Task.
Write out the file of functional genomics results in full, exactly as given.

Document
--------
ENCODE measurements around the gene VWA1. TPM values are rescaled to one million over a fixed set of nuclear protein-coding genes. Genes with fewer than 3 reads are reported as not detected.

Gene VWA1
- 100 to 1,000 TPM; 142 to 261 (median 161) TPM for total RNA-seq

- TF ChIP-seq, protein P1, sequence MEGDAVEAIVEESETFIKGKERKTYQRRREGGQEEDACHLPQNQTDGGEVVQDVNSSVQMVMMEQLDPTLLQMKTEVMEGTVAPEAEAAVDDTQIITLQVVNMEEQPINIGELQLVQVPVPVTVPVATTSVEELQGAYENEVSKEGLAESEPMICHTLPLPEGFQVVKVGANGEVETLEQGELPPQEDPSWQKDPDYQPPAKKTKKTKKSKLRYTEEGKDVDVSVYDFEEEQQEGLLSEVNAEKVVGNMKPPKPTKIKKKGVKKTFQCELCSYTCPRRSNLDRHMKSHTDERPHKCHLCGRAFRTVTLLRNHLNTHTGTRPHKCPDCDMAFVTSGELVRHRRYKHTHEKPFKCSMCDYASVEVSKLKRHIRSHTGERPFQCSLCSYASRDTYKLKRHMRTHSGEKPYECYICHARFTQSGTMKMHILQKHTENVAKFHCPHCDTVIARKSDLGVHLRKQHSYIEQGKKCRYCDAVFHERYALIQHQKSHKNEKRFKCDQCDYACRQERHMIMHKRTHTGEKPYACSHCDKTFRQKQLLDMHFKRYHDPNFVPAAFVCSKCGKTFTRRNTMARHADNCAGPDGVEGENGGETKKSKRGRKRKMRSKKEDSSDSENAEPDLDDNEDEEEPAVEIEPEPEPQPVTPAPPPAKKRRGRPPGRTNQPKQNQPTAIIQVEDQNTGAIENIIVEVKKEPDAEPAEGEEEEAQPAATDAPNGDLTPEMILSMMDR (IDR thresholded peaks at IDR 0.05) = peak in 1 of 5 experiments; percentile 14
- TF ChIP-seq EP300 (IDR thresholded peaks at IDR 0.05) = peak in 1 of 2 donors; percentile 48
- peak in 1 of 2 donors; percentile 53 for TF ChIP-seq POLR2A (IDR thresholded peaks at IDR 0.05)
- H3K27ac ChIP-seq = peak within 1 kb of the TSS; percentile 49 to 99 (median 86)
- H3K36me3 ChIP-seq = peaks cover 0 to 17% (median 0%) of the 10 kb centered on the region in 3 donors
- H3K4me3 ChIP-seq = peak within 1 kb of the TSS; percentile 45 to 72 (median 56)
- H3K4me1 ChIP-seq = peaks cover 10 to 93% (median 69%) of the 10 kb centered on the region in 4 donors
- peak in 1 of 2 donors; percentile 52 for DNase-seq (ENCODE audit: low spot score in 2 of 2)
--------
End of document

ENCODE measurements around the gene VWA1. TPM values are rescaled to one million over a fixed set of nuclear protein-coding genes. Genes with fewer than 3 reads are reported as not detected.

Gene VWA1
- 100 to 1,000 TPM; 142 to 261 (median 161) TPM for total RNA-seq

- TF ChIP-seq, protein P1, sequence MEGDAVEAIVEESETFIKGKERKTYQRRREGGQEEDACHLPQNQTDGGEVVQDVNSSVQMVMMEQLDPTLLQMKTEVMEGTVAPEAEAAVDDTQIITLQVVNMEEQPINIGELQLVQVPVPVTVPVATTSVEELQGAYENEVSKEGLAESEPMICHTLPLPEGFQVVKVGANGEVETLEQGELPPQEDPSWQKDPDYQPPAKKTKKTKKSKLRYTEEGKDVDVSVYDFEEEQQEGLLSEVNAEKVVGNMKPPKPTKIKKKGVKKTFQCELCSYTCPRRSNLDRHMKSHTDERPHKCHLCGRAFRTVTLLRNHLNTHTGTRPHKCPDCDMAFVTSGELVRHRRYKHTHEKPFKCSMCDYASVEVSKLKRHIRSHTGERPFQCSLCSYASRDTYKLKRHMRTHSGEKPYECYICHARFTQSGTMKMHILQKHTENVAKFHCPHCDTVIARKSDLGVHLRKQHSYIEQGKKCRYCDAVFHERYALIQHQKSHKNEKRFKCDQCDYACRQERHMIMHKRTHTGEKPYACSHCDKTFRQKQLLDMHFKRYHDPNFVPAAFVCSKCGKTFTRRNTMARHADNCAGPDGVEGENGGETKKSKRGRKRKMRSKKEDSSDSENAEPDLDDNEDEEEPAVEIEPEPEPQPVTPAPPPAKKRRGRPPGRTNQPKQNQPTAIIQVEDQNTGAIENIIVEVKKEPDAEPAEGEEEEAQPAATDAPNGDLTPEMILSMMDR (IDR thresholded peaks at IDR 0.05) = peak in 1 of 5 experiments; percentile 14
- TF ChIP-seq EP300 (IDR thresholded peaks at IDR 0.05) = peak in 1 of 2 donors; percentile 48
- peak in 1 of 2 donors; percentile 53 for TF ChIP-seq POLR2A (IDR thresholded peaks at IDR 0.05)
- H3K27ac ChIP-seq = peak within 1 kb of the TSS; percentile 49 to 99 (median 86)
- H3K36me3 ChIP-seq = peaks cover 0 to 17% (median 0%) of the 10 kb centered on the region in 3 donors
- H3K4me3 ChIP-seq = peak within 1 kb of the TSS; percentile 45 to 72 (median 56)
- H3K4me1 ChIP-seq = peaks cover 10 to 93% (median 69%) of the 10 kb centered on the region in 4 donors
- peak in 1 of 2 donors; percentile 52 for DNase-seq (ENCODE audit: low spot score in 2 of 2)